Known for riding off the front of group rides only to be caught in the first mile, CJ got back on a road bike and realized he must win the Donut Derby at least once in his life. Regularly pledging he's "not a climber," he can be found as a regular attendee of Trexlertown's Thursday Night Training Criterium or sitting on the couch watching Paris-Roubaix reruns. CJ has been a constant rider of the Hell of Hunterdon in New Jersey and races the Tour of the Battenkill before going into seasonal hiding on cross-country ski trails.

Review: Lazer Aeroshell

Review: Lazer Aeroshell

(2016) A couple of years ago, while working in a bike shop, one of the jazzy accouterments a helmet could have was the clip on/ clip off visor. It seriously wowed more people than I thought necessary. As the years rolled on, nothing major came from the helmet industry that tantalized purchasers one way or another (not even those day glo shower caps swayed buyers). Not to mention having a conversation about potential crashes usually had people on a schedule. Once they got really anxious they would ask for whichever helmet I was talking about and make their way to the register.

 

Lazer has come along to change that. In recent years their helmets have become more versatile than just head protection. Lazer thinks helmets can do better service to riders than they’ve been doing. The Z1 road helmet is just the starting point for accessorizing the next ride. We’ve been sporting a Z1 for quite some time and find the fit, comfort, and design to be a refreshing mix-up in the world of like-minded helmets.

  The front view of the Aeroshell after snapping it on the helmet. It took all of five seconds to snap it on.

The front view of the Aeroshell after snapping it on the helmet. It took all of five seconds to snap it on.

Recently Lazer released news regarding their submission in the aero helmet pool, but what if a cyclist isn’t interested in a less vented helmet? Lazer’s got you covered.

 

Watching any spring classic this past season and the blatant word AEROSHELL could be seen from kilometers away. Andre Greipel and the Lotto-Soudal were seen regularly snapping a shield to the tops of their helmets. Immediately upon that release a few years ago, viewers and cyclists took notice. Finally a solution to several problems in one easy snap on shield.

 

Should the ride risk a bit of precipitation the Lazer Aeroshell can help reduce the amount of rain (or snow) that would make its way the scalp. A simple snap of the Aeroshell turns the Z1 from a well-vented helmet to an aero helmet quite quickly. Want to temporarily change the color of your helmet? That's easy to do with the five shield colors, not including the hard-to-find Lion of Flanders Aeroshell. Are the fall conditions cool and windy? The Aeroshell works wonders in keeping the wind out and some of the heat in.

 

That last scenario is just what I found myself in yesterday when I rejoined weekend rides with our long-lost hero Mike. Two benefits are apparent, one immediate. The first benefit is just how thin and flimsy the Aeroshell is. It adds next to no weight to the helmet. Some snap on shields from other companies have remarkable sized shells that add a bit of weight. Perhaps, too, the Aeroshell is designed to disintegrate should an impact happen so as to not interfere with the helmet’s sole job.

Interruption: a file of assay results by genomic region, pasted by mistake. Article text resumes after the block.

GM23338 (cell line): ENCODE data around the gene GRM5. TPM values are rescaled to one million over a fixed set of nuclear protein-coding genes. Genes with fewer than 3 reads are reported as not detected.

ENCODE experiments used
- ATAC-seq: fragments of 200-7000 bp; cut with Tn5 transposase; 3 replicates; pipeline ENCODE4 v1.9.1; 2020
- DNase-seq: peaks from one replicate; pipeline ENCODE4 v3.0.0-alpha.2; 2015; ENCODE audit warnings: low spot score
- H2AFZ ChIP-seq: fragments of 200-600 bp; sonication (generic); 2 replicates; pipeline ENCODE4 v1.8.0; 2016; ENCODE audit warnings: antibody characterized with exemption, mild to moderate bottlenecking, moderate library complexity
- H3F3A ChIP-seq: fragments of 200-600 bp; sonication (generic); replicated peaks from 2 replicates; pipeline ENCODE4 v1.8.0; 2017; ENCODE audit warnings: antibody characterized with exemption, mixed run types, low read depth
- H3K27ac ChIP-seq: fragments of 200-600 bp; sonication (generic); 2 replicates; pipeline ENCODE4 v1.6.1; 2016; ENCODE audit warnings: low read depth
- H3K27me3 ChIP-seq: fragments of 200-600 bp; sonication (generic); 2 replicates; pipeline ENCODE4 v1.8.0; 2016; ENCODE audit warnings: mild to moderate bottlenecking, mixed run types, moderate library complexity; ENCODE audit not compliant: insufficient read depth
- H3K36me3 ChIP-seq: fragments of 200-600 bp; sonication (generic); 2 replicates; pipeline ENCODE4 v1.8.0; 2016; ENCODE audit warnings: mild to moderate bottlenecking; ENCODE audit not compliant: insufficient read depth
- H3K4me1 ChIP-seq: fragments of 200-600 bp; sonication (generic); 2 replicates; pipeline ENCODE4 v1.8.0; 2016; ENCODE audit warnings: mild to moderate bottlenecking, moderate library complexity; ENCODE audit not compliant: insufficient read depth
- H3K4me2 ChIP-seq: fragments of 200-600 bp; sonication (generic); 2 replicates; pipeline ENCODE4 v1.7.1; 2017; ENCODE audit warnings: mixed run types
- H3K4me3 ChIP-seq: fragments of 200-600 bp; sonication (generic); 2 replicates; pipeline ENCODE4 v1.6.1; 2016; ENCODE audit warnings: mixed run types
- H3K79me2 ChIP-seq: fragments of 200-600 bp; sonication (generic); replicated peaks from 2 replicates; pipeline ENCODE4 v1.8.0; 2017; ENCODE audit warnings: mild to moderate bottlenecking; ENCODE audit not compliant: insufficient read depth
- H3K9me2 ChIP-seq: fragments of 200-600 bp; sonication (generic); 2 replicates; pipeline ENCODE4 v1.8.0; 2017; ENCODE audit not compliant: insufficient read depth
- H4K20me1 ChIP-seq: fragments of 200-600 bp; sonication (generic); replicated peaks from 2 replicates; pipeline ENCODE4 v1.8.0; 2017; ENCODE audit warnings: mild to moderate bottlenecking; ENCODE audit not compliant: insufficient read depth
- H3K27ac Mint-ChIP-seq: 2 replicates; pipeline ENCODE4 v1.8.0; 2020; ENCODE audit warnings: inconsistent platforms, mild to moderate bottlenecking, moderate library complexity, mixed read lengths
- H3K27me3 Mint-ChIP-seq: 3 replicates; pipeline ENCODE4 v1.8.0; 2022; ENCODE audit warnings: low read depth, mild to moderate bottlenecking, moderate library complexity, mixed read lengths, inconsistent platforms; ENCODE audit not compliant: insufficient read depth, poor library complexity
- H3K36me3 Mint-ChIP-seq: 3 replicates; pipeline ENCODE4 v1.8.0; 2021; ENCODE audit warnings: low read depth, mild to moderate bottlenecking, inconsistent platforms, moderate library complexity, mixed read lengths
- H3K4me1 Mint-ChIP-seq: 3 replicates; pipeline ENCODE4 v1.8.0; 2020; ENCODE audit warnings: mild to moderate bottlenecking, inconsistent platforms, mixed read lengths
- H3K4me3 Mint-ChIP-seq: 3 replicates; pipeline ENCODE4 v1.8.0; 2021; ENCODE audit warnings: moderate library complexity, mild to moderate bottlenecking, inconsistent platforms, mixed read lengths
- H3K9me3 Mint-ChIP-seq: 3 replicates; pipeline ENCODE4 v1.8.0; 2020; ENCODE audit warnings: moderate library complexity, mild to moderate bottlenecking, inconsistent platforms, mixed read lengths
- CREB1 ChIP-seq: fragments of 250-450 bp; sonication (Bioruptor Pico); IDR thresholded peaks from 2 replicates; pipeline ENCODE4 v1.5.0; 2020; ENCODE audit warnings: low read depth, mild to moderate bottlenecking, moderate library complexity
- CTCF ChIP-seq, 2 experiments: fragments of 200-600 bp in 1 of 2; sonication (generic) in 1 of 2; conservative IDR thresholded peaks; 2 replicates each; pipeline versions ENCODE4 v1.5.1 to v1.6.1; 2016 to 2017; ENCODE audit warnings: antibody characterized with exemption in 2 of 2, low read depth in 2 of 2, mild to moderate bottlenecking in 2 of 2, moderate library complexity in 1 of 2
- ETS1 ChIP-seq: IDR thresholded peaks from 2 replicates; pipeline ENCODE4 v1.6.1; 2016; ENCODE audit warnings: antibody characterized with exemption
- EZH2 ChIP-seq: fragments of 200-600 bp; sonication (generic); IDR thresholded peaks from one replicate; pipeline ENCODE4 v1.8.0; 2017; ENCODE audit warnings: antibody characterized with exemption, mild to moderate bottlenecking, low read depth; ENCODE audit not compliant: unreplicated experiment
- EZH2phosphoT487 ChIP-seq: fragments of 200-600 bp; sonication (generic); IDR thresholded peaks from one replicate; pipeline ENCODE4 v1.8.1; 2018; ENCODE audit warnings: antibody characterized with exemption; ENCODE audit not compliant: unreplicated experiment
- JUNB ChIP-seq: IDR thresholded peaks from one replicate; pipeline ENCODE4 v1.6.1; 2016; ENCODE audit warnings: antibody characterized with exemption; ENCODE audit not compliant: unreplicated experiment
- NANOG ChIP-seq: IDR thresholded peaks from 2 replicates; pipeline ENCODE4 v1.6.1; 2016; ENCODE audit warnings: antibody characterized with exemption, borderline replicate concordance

The inside view with the Aeroshell snapped on. The vents on the front 2/3s of the helmet are covered completely.

The inside view with the Aeroshell snapped on. The vents on the front 2/3s of the helmet are covered completely.

The second benefit was noted in a tailwind of all things. With gusty winds being enjoyed, I was curious as to just how firm the Aeroshell grasped the helmet. With several tail and side gusts, I am happy to report that the shield didn’t even wince at the wind. There was not flapping or suggestions of it coming off. With the added bonus of purchasing the bright orange Aeroshell, it adds noticeability to any motorist looking to cross the path of any cyclist. That certainly helps in low light fall conditions.

 

I’m still not sold on an aero helmet as being a one-shot-deal. I don't have the firepower recently to defend wearing one at the Trexlertown Derby. I certainly don't want 'the look' from someone as they ride past me after being dropped wondering why I sported such a helmet. They certainly work for anyone who averages over 20 miles per hour on a regular basis or those among us who want one helmet for crit races and time trials. Lazer has added features such as built in heart rate monitors and colored straps, but it’s obvious the first accessory to get is the Aeroshell given its multiple uses. When I was riding with Mike yesterday I kept telling him that I know I’m still fresh because of the wattage savings from having the aerodynamic shield snapped to my helmet. Oh who am I kidding? We all know it’s the motor in my bike that allows me to keep up with him. But at least my head is a bit warmer in the process.

 

The Lazer Aeroshell sells for around $20 (USD). Lazer can be purchased through QBP meaning most bike shops can special order it if they don't carry already. Always visit your local bike shop first.

Events: Philadelphia and Pittsburgh Dirty Dozen

Events: Philadelphia and Pittsburgh Dirty Dozen

Review: Spitting in the Soup – Inside the Dirty Game of Doping in Sports (Velo Press)

Review: Spitting in the Soup – Inside the Dirty Game of Doping in Sports (Velo Press)